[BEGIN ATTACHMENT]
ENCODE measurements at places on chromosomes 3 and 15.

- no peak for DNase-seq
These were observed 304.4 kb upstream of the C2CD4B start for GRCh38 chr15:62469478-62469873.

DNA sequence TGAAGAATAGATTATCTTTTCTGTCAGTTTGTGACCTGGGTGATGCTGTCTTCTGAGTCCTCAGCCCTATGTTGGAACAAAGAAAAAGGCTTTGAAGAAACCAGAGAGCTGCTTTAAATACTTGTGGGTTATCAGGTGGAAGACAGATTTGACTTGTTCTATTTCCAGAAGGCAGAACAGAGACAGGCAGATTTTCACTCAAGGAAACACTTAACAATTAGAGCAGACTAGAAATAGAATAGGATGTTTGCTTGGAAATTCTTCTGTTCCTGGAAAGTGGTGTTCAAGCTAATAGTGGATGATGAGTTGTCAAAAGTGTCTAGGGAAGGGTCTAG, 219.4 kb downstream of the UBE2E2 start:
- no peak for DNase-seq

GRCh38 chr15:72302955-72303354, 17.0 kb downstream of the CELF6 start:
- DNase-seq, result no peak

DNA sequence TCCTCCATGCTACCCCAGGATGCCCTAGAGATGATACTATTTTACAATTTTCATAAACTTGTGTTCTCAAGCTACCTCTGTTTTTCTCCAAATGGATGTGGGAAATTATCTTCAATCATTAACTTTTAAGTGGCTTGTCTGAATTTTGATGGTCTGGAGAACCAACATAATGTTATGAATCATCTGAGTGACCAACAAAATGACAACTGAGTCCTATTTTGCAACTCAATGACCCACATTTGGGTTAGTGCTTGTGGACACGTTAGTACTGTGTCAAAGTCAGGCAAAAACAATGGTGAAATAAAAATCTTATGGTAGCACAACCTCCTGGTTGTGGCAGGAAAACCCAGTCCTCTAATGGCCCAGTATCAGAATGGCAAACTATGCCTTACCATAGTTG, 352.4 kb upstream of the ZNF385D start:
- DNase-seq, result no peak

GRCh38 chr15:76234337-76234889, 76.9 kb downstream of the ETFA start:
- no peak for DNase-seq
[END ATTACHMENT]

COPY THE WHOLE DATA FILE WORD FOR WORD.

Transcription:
ENCODE measurements at places on chromosomes 3 and 15.

- no peak for DNase-seq
These were observed 304.4 kb upstream of the C2CD4B start for GRCh38 chr15:62469478-62469873.

DNA sequence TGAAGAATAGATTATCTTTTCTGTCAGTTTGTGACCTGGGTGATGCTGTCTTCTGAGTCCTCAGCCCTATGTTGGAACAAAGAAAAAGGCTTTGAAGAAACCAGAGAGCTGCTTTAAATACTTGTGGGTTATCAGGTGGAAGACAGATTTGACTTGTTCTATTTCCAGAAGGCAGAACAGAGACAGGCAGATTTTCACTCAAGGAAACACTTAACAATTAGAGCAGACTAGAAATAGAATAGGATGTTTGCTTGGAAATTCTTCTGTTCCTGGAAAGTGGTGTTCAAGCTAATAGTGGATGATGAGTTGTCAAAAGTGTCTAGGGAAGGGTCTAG, 219.4 kb downstream of the UBE2E2 start:
- no peak for DNase-seq

GRCh38 chr15:72302955-72303354, 17.0 kb downstream of the CELF6 start:
- DNase-seq, result no peak

DNA sequence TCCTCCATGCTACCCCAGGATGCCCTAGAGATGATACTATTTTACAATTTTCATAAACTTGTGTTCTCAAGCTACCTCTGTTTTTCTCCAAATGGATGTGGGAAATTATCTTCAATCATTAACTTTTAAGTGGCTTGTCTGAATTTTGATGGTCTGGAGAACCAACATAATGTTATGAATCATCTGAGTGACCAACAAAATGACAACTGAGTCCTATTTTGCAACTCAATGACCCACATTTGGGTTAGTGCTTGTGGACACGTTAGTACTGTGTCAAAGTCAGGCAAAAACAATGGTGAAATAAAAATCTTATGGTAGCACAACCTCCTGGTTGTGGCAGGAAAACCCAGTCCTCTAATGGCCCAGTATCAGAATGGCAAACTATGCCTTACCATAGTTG, 352.4 kb upstream of the ZNF385D start:
- DNase-seq, result no peak

GRCh38 chr15:76234337-76234889, 76.9 kb downstream of the ETFA start:
- no peak for DNase-seq